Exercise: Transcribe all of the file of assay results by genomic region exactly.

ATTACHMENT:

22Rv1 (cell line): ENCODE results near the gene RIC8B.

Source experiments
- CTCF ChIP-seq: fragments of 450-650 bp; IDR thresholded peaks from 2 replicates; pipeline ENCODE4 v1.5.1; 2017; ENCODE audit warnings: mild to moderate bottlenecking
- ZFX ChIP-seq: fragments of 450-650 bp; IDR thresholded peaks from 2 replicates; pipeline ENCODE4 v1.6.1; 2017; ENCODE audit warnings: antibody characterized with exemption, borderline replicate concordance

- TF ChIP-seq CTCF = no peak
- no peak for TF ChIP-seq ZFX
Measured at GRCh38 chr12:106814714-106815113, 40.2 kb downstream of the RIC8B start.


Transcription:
22Rv1 (cell line): ENCODE results near the gene RIC8B.

Source experiments
- CTCF ChIP-seq: fragments of 450-650 bp; IDR thresholded peaks from 2 replicates; pipeline ENCODE4 v1.5.1; 2017; ENCODE audit warnings: mild to moderate bottlenecking
- ZFX ChIP-seq: fragments of 450-650 bp; IDR thresholded peaks from 2 replicates; pipeline ENCODE4 v1.6.1; 2017; ENCODE audit warnings: antibody characterized with exemption, borderline replicate concordance

- TF ChIP-seq CTCF = no peak
- no peak for TF ChIP-seq ZFX
Measured at GRCh38 chr12:106814714-106815113, 40.2 kb downstream of the RIC8B start.